Doctoral Adventure in Robotics and Automation
One of the best decisions I made in my academic career is pursuing my Ph.D. at the University of Southern California (USC). This opportunity allowed me to land a fantastic job as a Sr. Software Developer - Robotics & Motion Planning.
The USC Viterbi School of Engineering allowed me to expand my knowledge horizon by offering a wide variety of coursework. Even though I had joined to pursue a Ph.D. with a Mechanical Engineering major, I was able to take courses in machine learning and robotics. The other great benefit that USC provided is the vast alumni network. This network afforded me the opportunity to secure internships and collaborate on projects to further improve the quality and impact of my research.
My research at USC includes fundamental work in the areas of artificial intelligence, computational geometry, motion planning, machine learning, optimization, and robotics. I demonstrated these works by performing novel experiments in the field of robotic additive manufacturing. During the course of my doctoral studies, I conducted my research at the USC Viterbi Center for Advanced Manufacturing (CAM). Having visited other research laboratories at top schools, including a few in other countries, I found myself fortunate as none of these schools had the facilities like the ones I had at USC. For example, USC CAM, housed sophisticated equipment such as a metal Three-Dimensional (3D) printer and robotic manipulators from Yaskawa, Kuka, Universal Robots, Epson, and more. This allowed me to experimentally validate most of my research and have a higher impact on the research community—and to date, I have over 25 publications.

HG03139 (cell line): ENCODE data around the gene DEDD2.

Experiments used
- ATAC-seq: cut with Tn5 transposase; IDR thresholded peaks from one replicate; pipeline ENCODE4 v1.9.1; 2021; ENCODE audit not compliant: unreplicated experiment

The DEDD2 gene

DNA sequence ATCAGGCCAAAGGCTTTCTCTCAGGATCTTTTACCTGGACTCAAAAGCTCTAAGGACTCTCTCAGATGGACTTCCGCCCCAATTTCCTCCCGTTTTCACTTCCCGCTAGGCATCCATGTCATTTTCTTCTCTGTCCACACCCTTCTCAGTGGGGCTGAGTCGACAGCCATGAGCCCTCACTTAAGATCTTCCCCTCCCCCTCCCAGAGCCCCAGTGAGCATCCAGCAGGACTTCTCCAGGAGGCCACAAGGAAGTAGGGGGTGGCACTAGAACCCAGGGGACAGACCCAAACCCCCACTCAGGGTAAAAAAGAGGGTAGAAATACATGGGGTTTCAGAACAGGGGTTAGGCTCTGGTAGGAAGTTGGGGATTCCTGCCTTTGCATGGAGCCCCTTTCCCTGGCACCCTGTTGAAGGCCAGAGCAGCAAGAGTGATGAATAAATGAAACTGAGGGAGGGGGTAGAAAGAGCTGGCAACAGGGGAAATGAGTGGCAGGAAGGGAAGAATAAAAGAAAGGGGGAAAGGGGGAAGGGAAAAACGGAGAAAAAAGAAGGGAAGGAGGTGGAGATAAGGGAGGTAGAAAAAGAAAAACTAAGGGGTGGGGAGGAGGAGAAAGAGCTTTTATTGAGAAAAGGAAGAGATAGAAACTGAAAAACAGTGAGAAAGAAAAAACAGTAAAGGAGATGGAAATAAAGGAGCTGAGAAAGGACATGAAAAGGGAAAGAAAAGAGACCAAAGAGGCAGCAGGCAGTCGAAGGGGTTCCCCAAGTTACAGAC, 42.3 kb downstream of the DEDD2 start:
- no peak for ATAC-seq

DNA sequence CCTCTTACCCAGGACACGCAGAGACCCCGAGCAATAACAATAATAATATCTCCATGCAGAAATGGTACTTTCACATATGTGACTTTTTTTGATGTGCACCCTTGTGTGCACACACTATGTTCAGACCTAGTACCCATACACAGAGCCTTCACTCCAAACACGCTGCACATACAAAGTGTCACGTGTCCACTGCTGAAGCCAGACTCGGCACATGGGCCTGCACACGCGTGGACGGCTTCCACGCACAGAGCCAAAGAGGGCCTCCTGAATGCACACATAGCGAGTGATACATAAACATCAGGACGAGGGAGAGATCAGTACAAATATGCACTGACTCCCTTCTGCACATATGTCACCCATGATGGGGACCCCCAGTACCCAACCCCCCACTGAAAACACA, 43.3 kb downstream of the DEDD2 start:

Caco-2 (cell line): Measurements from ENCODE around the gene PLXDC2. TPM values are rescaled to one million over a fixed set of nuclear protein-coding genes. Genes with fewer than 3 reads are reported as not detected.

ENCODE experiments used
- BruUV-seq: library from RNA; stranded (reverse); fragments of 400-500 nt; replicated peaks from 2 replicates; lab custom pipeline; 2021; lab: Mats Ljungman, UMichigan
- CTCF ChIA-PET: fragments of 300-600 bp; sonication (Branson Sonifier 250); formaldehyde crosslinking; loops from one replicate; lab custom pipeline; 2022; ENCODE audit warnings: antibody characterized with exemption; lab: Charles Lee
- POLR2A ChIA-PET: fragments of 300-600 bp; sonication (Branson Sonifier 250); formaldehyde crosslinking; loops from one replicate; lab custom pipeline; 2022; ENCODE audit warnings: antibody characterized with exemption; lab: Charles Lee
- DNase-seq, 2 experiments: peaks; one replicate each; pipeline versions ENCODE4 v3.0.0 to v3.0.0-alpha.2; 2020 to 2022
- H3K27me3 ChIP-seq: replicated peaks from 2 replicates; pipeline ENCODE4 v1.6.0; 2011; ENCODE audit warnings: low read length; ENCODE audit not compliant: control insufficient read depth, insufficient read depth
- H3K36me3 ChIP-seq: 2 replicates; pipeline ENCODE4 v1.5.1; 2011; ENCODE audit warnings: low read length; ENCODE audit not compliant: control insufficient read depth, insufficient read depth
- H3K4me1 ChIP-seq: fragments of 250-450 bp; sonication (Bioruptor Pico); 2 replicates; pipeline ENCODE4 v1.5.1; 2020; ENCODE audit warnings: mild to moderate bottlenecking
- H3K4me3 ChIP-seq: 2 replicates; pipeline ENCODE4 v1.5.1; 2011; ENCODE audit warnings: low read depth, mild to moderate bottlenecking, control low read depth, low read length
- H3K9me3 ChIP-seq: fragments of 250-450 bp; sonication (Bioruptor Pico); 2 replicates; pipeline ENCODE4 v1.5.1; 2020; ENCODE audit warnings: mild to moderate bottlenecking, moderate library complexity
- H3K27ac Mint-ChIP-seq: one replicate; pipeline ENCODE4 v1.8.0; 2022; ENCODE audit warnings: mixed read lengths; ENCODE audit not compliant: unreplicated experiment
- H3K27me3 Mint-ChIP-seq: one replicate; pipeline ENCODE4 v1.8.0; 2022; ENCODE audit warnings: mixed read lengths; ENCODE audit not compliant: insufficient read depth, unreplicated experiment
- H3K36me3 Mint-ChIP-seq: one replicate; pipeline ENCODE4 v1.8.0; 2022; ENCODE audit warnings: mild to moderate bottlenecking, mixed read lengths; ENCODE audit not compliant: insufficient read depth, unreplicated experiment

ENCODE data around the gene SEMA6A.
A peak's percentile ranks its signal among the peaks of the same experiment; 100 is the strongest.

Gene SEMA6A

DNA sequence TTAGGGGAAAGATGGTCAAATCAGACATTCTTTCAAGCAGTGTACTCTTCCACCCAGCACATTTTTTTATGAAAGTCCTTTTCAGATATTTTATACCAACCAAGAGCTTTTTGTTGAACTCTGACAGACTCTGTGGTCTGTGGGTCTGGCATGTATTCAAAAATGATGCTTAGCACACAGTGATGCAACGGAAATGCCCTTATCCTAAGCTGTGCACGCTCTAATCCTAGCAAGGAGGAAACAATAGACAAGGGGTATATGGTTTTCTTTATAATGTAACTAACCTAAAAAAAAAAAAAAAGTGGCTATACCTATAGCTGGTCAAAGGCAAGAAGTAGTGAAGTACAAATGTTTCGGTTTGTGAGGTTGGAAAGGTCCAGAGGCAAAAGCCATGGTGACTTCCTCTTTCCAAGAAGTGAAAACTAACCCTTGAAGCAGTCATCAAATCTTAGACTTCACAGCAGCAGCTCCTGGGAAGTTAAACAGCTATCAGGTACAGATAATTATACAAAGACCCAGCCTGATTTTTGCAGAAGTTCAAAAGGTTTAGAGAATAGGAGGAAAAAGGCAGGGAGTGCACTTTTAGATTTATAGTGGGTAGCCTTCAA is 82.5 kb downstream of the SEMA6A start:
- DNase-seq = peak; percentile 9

One of the keys to my successful Ph.D. career, was my advisor Professor Satyandra K. Gupta. Professor Gupta, the director for the Center for Advanced Manufacturing (who did his undergrad at IIT Roorkee and masters at IIT Delhi before immigrating to US for his PhD and various academic appointments) provided me with a tremendous amount of freedom in directing my research. He went above and beyond to provide me with all the necessary equipment and facilities to perform groundbreaking research within this unique lab. Moreover, he always found time from his busy schedule to have brainstorming sessions to improve my research further. He trained me to be a sound researcher and a leader in the field of robotics and additive manufacturing. The knowledge, intellect, and wisdom I gained during my Ph.D. was possible only by his motivation.
The videos of a few of the robotic additive manufacturing applications done using my research can be found on the CAM USC Viterbi YouTube channel.
Prahar Bhatt is a Sr. Software Developer - Robotics & Motion Planning who lives in Los Angeles. He completed his doctorate at USC in December 2021.